mrc Goes Web 2.0 with m-Power
October 30, 2007 Alex Woodie
mrc software last week announced the launch of m-Power 2.0, a new release of its Java-based development tool often used for writing Web and BI applications for the System i. With the new version, mrc is letting developers add Web 2.0-style functionality to their application, such as the capability to pop open a small, temporary window that displays pertinent information when a user places her cursor over a link on a Web page.
There are many reasons to modernize older applications. Let’s start with the biggest reason: the 5250 interface. Let’s face it–they’re not pretty. And while green screens are preferred by some for their lack of moving parts and simplicity, new crops of computer users will find them increasingly alien to use.
Instead, today’s youth are much more familiar with Web interfaces. It could take them weeks to learn how to use a typical 5250 app, but put a Web interface on top of that RPG application, and they’ll pick it up a lot more quickly. They will also look up to you, the assistant to the director of application development, as somebody who’s “cool” if you can make working with an account maintenance application as fun and exciting as updating your MySpace page.
Okay, i5/OS applications will never be as cool and exciting as social networking sites (although they will undoubtedly have fewer security issues). But that doesn’t mean you throw out the window all the advancement in user interface design that Web 2.0 has brought us and go back to 5250 screens. There are some particularly handy features grouped into the Web 2.0 category that you could use to spruce up that aging i5/OS (or pre-V5R3 OS/400) application, and you can use Chicago-based mrc’s m-Power application development tool to do it.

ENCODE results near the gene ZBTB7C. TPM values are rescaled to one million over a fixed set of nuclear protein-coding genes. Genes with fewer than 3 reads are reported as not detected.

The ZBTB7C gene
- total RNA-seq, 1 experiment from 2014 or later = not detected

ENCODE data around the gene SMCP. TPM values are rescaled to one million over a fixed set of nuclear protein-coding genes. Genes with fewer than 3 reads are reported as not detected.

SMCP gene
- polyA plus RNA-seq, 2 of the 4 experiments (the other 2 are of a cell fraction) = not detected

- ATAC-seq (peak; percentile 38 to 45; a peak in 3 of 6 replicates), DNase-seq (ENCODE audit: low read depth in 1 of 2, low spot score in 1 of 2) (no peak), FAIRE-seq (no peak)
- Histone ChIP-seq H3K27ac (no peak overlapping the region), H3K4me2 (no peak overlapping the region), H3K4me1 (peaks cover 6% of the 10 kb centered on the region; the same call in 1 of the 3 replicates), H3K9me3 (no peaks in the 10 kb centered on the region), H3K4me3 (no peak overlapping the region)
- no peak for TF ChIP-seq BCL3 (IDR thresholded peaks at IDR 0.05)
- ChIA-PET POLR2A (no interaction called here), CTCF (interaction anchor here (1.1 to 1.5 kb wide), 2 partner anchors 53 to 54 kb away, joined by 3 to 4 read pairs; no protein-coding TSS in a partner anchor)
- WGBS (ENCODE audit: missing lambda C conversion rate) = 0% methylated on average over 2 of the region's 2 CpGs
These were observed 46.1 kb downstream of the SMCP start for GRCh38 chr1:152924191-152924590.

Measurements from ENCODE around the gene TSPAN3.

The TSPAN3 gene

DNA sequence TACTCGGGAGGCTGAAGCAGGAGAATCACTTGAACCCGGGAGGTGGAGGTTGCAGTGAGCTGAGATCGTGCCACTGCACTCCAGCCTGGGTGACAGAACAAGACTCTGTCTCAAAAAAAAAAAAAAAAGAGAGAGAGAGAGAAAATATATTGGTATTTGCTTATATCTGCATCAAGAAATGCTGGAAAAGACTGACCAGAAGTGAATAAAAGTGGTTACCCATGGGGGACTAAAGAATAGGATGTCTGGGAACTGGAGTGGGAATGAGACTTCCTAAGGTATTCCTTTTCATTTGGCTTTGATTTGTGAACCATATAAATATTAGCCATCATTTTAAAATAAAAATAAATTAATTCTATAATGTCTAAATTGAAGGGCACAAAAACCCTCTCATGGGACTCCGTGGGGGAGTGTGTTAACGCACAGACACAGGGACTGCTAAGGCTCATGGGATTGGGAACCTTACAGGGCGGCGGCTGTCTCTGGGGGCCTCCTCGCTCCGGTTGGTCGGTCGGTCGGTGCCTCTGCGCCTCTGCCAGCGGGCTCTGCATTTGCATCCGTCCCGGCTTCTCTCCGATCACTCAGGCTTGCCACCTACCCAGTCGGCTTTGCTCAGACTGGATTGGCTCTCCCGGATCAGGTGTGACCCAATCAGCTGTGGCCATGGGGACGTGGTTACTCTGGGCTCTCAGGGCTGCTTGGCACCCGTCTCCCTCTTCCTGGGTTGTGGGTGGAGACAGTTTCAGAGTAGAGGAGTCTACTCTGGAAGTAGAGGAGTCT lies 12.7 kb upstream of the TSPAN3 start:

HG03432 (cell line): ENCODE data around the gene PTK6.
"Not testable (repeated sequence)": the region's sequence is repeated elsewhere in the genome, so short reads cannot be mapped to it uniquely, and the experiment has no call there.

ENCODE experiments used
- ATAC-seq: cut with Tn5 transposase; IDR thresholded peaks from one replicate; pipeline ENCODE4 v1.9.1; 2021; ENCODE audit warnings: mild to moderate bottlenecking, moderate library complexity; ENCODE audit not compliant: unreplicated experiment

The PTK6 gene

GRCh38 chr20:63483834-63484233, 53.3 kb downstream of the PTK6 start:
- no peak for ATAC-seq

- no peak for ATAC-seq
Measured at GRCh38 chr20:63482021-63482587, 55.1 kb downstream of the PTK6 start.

One of these handy features in m-Power 2.0 is the capability to have the window pop up when you wave the mouse pointer over a link. This feature–which mrc calls “Hover” for lack of a better term–lets users get access to pertinent data faster than they would normally require. It also reduces the need to be clicking that mouse button all the time, mrc points out.
What’s more, if the application is properly set up, users can move from one hover window down into another hover window, just by moving their mouse and hovering over enabled links. For example, a user can instantly see all open orders for a particular customer when they hover their mouse over a customer number. They can then click the customer number in the open orders section, and open a new hover window that gives them the option of updating an order. In this manner, a user can drill-down through customer data, and use the System i in new and creative ways.
mrc has added several other new Web 2.0 features with M-Power 2.0. Support for cascading drop-down lists makes it easier for developers to write Web interfaces that collect user data through drop-down lists.
A new reporting feature makes it easier for developers to create “top 10” style lists. By restricting output to a certain number of records, mrc makes it easier to create a list of the top 10 highest sales regions, the five worst-selling products, or three most profitable distributors, for example. The option to export reports as formatted Excel spreadsheets will also ensure no formatting is lost when downloading to a PC.
Better continuity between the look and feel of Web and e-mail output is another new addition. Whether your page is run off the server at run time, sent via e-mail, or saved to your local PC, the page will always have the same look and feel, mrc says. The company has also made it easier to create dashboard Web apps with a new application importing feature.